JOURNAL ARTICLE

Gabapentin-Induced Myokymia: A Case Report

Alexander Brown, Aimalohi Esechie, Bhanu Gogia, Elena Shanina
Clinical Neuropharmacology 2021 January 20
33480615

BACKGROUND: Gabapentin is a commonly used medication for neuropathic pain and epilepsy that is prescribed by a wide range of medical specialties. Adverse effects including asterixis and myoclonus have been described in patients with chronic kidney disease, but myokymia has not been previously reported.

CASE PRESENTATION: A 69-year-old man with a history of traumatic brain injury, peripheral neuropathy, amnesia, and posttraumatic stress disorder presented to the hospital after multiple falls attributed to acute onset muscle spasms. He reported taking a total daily dose of 9600 mg of gabapentin, as prescribed. Physical examination demonstrated stimulus-sensitive myoclonus, painful muscle spasms in all extremities, and myokymia in his bilateral calves. Diffuse action tremors, as well as tongue tremors, were also observed.Initial workup, including basic laboratory investigations, brain imaging, and electroencephalogram, was unrevealing. Gabapentin toxicity was suspected, and a gabapentin holiday was initiated with the improvement of myokymia by hospital day 3. The patient was found to have a high gabapentin level (25.8 μg/mL; reference range, 2.0-20.0 μg/mL) measured the morning after hospital presentation. After restarting on a lower dose of gabapentin with multimodal pain control, the patient continued to improve with diminution of his myoclonus, tremor, and gait instability.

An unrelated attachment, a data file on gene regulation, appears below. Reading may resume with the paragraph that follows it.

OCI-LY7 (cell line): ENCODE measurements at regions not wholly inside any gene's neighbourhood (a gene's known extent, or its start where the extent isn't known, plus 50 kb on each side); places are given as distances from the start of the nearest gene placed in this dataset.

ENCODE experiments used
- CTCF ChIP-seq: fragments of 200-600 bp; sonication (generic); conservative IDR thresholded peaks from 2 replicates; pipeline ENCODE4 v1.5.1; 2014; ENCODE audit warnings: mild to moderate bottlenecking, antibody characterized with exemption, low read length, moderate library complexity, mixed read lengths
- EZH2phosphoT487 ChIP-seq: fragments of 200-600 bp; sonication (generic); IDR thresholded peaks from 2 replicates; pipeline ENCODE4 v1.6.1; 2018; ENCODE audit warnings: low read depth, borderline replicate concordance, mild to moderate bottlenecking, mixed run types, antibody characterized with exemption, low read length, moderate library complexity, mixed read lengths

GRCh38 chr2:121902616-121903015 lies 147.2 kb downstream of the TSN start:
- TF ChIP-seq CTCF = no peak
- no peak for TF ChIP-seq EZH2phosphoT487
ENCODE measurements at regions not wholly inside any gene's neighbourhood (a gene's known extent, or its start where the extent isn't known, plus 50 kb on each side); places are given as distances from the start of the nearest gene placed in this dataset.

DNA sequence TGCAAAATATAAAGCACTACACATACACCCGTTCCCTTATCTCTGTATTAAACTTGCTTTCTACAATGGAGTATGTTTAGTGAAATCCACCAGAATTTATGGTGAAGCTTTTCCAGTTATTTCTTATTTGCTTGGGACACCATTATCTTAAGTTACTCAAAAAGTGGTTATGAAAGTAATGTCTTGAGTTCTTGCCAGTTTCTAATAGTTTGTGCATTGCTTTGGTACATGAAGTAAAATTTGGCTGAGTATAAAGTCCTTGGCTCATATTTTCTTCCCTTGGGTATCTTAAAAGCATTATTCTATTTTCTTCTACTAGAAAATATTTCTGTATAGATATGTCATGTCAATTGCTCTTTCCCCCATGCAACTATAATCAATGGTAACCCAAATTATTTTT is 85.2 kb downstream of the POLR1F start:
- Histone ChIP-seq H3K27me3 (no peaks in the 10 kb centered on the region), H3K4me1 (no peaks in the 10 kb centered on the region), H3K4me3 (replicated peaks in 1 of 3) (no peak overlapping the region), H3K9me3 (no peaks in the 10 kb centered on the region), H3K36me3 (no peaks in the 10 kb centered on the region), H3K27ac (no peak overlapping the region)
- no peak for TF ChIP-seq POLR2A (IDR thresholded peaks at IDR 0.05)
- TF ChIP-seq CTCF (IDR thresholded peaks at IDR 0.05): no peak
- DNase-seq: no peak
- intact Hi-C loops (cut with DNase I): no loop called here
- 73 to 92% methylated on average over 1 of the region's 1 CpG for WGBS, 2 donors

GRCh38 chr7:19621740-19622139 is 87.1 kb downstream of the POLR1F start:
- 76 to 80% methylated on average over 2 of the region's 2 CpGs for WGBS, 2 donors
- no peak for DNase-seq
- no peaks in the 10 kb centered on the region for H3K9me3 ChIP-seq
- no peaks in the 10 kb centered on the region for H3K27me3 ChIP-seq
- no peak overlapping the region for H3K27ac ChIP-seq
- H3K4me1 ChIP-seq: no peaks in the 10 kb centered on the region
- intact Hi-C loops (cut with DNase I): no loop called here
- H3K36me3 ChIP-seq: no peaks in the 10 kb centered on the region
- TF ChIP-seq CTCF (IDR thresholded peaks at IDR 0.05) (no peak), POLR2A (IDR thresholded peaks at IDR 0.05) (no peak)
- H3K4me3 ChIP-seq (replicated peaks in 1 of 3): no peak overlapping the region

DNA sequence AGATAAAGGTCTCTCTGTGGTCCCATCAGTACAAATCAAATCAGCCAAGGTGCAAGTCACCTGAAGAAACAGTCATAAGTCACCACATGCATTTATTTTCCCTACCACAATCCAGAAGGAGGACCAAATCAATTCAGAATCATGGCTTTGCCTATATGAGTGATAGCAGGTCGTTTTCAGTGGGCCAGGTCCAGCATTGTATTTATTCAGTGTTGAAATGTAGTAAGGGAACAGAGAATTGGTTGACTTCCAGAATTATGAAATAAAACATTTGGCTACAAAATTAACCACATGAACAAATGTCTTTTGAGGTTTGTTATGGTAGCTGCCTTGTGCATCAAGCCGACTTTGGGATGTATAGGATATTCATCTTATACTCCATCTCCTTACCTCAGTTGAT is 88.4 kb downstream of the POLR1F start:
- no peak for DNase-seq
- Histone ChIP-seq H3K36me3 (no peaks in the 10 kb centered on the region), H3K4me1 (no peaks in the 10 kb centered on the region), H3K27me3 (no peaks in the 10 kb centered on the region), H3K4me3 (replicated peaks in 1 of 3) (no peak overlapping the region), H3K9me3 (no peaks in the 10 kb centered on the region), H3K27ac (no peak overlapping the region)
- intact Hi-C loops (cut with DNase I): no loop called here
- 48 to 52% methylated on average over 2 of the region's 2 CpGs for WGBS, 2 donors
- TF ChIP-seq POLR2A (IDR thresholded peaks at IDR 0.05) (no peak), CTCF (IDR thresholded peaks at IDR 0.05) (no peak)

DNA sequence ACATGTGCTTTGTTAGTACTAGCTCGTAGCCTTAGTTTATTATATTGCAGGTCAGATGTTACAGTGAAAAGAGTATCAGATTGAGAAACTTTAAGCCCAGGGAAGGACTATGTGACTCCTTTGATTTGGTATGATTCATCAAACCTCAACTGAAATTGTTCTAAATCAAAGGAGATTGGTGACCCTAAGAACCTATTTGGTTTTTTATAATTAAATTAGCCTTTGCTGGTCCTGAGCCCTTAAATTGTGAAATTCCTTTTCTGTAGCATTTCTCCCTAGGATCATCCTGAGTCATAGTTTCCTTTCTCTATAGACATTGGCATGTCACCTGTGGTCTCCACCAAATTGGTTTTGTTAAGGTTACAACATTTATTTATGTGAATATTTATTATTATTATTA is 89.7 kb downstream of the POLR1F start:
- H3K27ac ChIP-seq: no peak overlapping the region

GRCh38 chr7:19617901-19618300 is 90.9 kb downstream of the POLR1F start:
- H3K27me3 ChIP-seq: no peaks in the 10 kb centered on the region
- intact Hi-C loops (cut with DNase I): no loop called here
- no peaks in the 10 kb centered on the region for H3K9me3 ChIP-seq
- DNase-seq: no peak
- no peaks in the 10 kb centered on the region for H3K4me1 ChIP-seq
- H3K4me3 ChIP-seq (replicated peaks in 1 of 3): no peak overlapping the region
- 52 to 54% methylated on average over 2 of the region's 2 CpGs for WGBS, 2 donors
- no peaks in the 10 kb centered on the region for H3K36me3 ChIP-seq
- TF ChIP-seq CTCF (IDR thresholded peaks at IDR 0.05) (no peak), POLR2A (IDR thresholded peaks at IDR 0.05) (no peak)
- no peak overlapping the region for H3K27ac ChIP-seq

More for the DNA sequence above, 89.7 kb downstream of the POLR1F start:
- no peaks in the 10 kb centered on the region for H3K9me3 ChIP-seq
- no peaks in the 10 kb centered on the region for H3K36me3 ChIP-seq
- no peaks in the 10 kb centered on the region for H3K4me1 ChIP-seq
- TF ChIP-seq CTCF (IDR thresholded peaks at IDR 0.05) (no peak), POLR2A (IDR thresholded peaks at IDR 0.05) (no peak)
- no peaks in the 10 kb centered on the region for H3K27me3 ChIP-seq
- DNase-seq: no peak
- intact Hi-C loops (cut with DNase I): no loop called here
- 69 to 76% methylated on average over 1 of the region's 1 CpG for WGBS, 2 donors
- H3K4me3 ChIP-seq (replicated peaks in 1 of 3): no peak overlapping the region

CONCLUSIONS: Myokymia is a newly described motor symptom associated with gabapentin toxicity. The mechanism of gabapentin-associated myokymia is currently unknown. A brief medication holiday resulted in the resolution of motor symptoms without significant withdrawal symptoms. Knowledge of this newly reported adverse manifestation can aid physicians in the diagnosis of gabapentin toxicity and prompt treatment, as gabapentin levels are not widely or immediately available.

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